Just days after receiving a breast cancer diagnosis, Coleen Walter was introduced to the world of cancer care by Jean Lilja, who worked as a nurse navigator at St. Luke’s Mountain States Tumor Institute (MSTI) in Meridian.
The Meridian woman was still processing the news she received on New Year’s Eve: a biopsy revealed invasive ductal carcinoma.
“Two days after New Year’s, I got a call and this bright cheery voice said ‘Hi, this is Jean. I’m your cancer navigator,’” Walter said. “She was always there for me, every time I turned around.”
Lilja, now retired, was a much-needed support system for Walter. Nurse navigators help new patients “navigate” this unfamiliar new world they’ve just been dropped into.
“When I first got the diagnosis from my doctor, all I could hear was CANCER,” Walter said. “I don’t remember anything else she said. I couldn’t think straight. There was so much to take in. But Jean has kept me thinking straight.”
“We try to call within 24 hours of a person getting the diagnosis, accounting for weekends and holidays” Lilja said. “We want to let her know there’s a plan, and it’s very predictable, and it’s going to be okay.”
Walter always made it a point to get her annual mammogram.
“I did my mammogram every year because I thought it was important,” she said, “but I truly never believed I’d get breast cancer.”
In 2015 something strange showed up on her mammogram, even though she never felt a lump and hadn’t noticed anything different. After an ultrasound and a biopsy, she got the diagnosis on New Year’s Eve. Invasive ductal carcinoma is the most common type of breast cancer, making up about 80 percent of all breast cancer cases.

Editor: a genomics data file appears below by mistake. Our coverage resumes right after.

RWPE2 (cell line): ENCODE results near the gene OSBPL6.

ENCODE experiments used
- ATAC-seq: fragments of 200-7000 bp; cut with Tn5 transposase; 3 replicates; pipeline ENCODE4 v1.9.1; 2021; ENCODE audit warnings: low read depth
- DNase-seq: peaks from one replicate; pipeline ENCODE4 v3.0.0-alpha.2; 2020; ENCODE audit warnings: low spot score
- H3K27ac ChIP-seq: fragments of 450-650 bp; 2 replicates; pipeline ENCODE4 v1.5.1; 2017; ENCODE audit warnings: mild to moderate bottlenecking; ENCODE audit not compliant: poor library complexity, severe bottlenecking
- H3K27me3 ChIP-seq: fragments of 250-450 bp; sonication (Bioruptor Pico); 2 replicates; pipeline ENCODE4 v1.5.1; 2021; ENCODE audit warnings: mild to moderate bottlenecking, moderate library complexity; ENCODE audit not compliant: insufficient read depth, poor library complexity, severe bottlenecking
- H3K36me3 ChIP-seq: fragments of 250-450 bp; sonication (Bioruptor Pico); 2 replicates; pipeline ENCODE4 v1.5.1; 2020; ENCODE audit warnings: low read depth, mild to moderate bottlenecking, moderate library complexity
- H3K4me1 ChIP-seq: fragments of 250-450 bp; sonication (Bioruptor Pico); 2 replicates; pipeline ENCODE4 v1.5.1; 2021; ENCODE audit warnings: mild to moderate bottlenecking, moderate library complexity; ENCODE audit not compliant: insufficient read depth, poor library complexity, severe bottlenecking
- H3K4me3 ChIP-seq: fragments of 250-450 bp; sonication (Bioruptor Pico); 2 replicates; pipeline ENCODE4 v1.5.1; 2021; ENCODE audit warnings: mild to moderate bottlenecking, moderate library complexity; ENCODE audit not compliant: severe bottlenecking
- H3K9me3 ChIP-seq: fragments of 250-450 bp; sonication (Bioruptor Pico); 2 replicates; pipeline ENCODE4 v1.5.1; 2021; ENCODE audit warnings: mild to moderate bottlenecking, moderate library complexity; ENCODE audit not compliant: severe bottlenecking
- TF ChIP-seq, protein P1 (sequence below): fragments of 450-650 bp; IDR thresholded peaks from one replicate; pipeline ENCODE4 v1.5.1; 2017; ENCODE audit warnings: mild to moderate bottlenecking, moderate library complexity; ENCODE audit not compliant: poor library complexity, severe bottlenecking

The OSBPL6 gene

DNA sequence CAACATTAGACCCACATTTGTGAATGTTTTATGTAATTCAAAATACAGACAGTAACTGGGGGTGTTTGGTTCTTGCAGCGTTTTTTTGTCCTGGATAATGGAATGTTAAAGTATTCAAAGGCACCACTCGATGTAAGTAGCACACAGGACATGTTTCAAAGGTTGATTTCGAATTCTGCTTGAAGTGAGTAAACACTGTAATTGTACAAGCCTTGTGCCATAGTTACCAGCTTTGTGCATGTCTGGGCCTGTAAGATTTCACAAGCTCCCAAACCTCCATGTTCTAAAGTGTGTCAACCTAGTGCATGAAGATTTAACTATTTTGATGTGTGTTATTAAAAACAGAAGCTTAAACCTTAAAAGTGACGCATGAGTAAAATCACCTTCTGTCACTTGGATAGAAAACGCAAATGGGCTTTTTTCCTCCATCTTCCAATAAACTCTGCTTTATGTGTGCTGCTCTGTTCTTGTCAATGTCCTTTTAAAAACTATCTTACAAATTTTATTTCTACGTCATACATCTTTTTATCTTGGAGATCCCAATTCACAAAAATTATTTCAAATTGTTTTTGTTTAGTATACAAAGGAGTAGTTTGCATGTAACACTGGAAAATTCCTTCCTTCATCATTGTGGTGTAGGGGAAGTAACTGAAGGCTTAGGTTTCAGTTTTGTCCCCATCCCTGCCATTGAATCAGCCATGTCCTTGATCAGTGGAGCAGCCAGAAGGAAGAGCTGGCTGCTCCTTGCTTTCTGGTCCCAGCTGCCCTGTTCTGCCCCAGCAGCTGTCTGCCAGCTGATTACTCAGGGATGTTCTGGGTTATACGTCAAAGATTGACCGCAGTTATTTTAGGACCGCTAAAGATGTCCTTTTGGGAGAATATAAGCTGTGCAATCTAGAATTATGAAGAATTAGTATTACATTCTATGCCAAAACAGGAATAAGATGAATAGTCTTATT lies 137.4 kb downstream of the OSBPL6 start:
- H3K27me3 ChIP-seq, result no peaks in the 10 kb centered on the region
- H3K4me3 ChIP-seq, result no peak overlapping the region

Walter’s older sister had been diagnosed with the same type of breast cancer that same year. Her sister felt a lump and got right in for a mammogram, but the cancer had already advanced to stage three. Her treatment included a double mastectomy, chemotherapy and radiation therapy.
Because Walter’s cancer had been found so early, she was able to avoid chemotherapy. She had a partial mastectomy followed by several weeks of radiation therapy at St. Luke’s MSTI in Meridian.
“I was one of the lucky ones,” she said.
Although Walter began 2016 with a cancer diagnosis, the support she received from Lilja and others on the MSTI team helped her face the challenge with confidence.
From the mammogram, ultrasound, and biopsy to the surgery, radiation, and office visits, “everyone cared,” Walter said. “They make it as easy as possible for you. You lose that fear over time, relax more, because of them.”
Screening Saves Lives
Breast cancer is the second leading cause of cancer death in women, after lung cancer. More than 230,000 women and 2,000 men are diagnosed in the United States each year. But death rates from breast cancer have been dropping since about 1989, due to finding it earlier through screening and increased awareness, as well as improved treatments. Today there are more than 2.8 million survivors in the U.S. alone.
“How very lucky I am that the mammogram found the cancer,” Walter said. “My sister had a much harder road. But her attitude is so fabulous—that’s why mine has been so good. If she can do it, I can do it. She’s my hero.”
Walter believed in the value of mammograms before her cancer diagnosis, and now she shares that message with younger generations.
“I’m very thankful for my health,” Walter continued. “I have five daughters and eight granddaughters, and I want them all to get regular mammograms. My sister’s cancer grew so fast. How fast might mine have grown had I waited another six months or a year to go in for my mammogram?”
Anna Fritz is a writer and editor with St. Luke’s Communications and Marketing.